Registration Dossier

Administrative data

Description of key information

Members of the butenes category are flammable gases at room temperature and therefore the requirement for data on acute oral and dermal toxicity is waived in accordance with REACH Annex XI. Members of the butenes category have low acute inhalation toxicity. The LC50 for 2-butene is excess of 10,000 ppm (22,948 mg/m3).

Key value for chemical safety assessment

Acute toxicity: via oral route

Endpoint conclusion
Endpoint conclusion:
no study available

Acute toxicity: via inhalation route

Endpoint conclusion
Endpoint conclusion:
no adverse effect observed

Acute toxicity: via dermal route

Endpoint conclusion
Endpoint conclusion:
no study available

Additional information

The requirement for data on acute oral and dermal toxicity is waived in accordance with REACH Annex XI, as members of the butenes category are flammable gases at room temperature. Members of the butenes category have low acute inhalation toxicity. The acute inhalation toxicity of 2-butene has been determined in a key OECD 403 guideline study. An LC50 in excess of 10,000 ppm (22,948 mg/m3) (the lower explosive limit) after 4h inhalation exposure was reported. No clinical signs were seen and normal growth occurred over the 14 day observation period. No abnormalities were observed at gross necropsy. Only one concentration of 2-butene was tested (TNO 1992a). The low acute toxicity of 2-butene by inhalation is consistent with the low acute inhalation toxicity of 2-methylpropene. LC50s in rats of 620,000 mg/m3 (4h exposure) and mice 415,000 mg/m3 (2h exposure) respectively were reported for 2-methylpropene (Shugaev 1969). These results are also supported by data from Virtue (1950). 1-Butene, cis and trans 2-butene and 2-methylpropene at 27.2, 25.5, 21 and 32% (approximately 623,000; 580,000, 480,000 and 734,000mg/m3) respectively produced respiratory arrest in mice after exposure for 10 min. No clinical observations were seen, other than narcosis, during or after exposure. The butenes have the potential to produce narcosis or cause asphyxia by reducing the available concentration of oxygen at butene concentrations above the lower explosive limit.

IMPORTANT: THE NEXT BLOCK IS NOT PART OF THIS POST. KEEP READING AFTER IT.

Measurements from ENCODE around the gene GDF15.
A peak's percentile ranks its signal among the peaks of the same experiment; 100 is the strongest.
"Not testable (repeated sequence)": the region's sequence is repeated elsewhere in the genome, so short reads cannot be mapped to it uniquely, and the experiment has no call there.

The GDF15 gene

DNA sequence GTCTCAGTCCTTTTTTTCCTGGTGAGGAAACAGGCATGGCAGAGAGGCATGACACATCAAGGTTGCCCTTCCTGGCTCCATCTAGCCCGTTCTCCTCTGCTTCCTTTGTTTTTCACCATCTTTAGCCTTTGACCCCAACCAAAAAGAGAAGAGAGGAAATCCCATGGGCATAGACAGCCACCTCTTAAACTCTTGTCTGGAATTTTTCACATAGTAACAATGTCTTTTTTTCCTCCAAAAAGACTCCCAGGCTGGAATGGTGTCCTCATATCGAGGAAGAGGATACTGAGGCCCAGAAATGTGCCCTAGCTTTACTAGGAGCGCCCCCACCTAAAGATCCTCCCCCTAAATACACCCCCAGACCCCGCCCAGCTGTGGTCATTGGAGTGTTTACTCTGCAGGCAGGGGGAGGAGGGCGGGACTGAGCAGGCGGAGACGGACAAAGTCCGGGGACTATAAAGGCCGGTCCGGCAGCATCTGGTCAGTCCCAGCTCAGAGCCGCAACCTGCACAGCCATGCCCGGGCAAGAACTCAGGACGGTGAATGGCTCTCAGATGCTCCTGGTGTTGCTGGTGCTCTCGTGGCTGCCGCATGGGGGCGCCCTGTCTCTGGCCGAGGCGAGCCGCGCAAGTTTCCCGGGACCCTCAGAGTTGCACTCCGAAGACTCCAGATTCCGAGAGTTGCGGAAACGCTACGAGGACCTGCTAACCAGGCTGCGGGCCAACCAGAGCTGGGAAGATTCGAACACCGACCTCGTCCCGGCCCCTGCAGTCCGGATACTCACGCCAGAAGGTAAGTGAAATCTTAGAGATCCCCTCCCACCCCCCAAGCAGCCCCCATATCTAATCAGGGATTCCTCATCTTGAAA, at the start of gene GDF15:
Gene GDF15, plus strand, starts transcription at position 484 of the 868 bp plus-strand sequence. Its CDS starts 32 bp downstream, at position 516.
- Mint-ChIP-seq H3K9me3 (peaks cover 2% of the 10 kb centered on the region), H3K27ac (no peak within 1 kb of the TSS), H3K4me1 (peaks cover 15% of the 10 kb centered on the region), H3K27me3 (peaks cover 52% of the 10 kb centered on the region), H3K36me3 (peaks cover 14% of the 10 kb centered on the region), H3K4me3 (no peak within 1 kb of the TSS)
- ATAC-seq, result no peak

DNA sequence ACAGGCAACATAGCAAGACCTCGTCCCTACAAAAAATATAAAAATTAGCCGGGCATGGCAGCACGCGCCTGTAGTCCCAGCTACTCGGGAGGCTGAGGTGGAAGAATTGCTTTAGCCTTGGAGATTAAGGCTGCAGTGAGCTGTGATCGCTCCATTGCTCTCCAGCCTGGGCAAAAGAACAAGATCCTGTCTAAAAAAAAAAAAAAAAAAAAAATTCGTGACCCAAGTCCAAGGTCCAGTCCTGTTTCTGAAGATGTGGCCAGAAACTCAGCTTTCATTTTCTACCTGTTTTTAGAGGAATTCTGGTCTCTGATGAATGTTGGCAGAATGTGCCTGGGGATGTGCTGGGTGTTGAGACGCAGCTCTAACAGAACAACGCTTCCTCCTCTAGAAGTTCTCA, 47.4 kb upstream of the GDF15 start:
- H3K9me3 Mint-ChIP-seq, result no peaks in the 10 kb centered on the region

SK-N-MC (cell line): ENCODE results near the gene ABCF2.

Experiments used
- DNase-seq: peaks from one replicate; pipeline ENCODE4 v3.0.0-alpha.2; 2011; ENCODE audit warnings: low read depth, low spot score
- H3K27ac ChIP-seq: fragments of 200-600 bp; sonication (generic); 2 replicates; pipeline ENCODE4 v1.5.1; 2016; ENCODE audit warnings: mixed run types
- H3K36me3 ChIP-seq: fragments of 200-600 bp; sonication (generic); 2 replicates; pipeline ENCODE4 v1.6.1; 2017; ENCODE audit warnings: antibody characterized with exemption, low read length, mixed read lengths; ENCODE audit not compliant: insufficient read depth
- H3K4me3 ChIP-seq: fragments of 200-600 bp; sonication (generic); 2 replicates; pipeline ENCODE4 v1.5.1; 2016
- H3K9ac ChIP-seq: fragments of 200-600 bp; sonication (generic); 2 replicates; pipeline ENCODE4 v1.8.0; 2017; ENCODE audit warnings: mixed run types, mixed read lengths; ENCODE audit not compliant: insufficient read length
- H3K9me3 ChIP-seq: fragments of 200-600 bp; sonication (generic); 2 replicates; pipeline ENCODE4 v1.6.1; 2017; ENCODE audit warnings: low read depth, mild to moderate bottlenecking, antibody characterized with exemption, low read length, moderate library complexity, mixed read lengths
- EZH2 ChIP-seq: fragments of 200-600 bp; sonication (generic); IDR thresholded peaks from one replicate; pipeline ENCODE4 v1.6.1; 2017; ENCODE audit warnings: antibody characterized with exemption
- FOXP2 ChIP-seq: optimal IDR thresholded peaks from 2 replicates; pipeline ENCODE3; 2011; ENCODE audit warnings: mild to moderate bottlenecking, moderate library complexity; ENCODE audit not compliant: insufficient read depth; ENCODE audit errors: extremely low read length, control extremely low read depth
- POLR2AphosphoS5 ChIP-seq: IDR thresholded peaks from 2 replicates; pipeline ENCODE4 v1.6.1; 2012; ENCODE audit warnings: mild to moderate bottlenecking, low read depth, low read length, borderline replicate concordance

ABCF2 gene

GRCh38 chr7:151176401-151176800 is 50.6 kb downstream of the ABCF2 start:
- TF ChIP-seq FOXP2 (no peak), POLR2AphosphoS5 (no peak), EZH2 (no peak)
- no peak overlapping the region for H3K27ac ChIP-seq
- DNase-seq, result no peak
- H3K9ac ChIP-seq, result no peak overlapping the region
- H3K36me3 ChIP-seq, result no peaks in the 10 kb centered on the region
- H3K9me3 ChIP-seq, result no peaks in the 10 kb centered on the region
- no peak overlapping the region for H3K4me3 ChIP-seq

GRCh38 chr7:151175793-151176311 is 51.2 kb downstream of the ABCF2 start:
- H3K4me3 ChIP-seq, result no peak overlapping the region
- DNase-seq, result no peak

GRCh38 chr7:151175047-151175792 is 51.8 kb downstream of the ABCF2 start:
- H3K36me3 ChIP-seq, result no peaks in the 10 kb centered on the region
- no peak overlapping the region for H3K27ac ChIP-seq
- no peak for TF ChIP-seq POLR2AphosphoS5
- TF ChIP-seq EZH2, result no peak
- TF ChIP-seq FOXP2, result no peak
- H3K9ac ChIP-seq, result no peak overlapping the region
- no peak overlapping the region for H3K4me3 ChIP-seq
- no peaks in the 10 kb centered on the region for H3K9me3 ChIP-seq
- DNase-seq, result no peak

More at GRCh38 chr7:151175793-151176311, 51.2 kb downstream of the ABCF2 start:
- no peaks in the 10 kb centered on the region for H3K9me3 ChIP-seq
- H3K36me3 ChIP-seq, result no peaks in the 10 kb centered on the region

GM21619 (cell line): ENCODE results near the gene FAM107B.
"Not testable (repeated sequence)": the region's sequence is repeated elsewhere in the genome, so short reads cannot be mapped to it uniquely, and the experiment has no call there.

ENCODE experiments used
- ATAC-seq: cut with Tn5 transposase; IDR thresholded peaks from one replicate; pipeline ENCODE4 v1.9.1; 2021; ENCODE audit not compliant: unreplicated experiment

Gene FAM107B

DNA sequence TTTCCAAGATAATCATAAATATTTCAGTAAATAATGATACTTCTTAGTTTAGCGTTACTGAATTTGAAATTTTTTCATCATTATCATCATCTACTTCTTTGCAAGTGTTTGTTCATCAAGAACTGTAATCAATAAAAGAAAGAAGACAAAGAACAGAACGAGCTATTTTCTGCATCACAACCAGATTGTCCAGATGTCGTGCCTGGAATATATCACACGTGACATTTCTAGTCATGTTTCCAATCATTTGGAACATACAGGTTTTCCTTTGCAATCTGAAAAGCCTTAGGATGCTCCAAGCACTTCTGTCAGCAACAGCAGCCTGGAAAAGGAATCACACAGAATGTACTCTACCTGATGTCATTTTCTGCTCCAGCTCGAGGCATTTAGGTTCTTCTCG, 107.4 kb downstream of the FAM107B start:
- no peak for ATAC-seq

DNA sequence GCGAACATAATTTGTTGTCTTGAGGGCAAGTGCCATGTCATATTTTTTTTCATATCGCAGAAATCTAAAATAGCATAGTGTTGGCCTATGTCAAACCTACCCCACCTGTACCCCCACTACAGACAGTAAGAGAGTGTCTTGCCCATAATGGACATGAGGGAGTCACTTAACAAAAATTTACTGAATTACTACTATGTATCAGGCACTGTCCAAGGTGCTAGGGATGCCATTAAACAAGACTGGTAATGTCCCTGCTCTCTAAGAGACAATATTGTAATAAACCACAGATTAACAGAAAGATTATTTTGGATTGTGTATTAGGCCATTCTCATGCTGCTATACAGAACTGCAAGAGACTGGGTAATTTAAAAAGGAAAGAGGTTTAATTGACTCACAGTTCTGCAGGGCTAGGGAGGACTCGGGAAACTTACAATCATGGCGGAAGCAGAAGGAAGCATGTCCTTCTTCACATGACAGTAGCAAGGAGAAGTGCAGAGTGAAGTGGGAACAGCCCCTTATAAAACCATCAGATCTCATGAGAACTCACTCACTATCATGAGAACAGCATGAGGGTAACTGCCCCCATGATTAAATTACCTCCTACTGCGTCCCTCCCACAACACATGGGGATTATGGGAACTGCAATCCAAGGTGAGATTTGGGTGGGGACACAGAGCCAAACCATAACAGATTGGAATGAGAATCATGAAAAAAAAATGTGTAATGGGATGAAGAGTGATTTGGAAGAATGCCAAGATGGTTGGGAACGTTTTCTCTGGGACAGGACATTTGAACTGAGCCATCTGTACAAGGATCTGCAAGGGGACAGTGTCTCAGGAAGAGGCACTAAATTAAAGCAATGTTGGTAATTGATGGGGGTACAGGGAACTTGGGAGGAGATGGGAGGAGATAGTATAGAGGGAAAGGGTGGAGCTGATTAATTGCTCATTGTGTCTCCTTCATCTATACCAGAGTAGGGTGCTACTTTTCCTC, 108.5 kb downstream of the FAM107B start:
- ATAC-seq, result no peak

There are no acute toxicity data in humans.


Justification for selection of acute toxicity – inhalation endpoint
No deaths have occurred in experimental animals exposed to butenes up to the lower explosion limit. While some studies have indicated asphyxia and death at higher concentrations, methodological or reporting limitations call into question the derivation of an LC50. In any case, such a value would be meaningless with respect to explosion hazard, and is beyond the threshold for classification for acute toxicity.

Justification for classification or non-classification

Members of the butenes category are flammable gases at room temperature and therefore inhalation exposure is the only relevant route. Category members are of low acute toxicity by the inhalation route with LC50 values in excess of 10,000 ppm (22,948 mg/m3) (the lower explosive limit). Category members therefore do not warrant classification under GHS/CLP.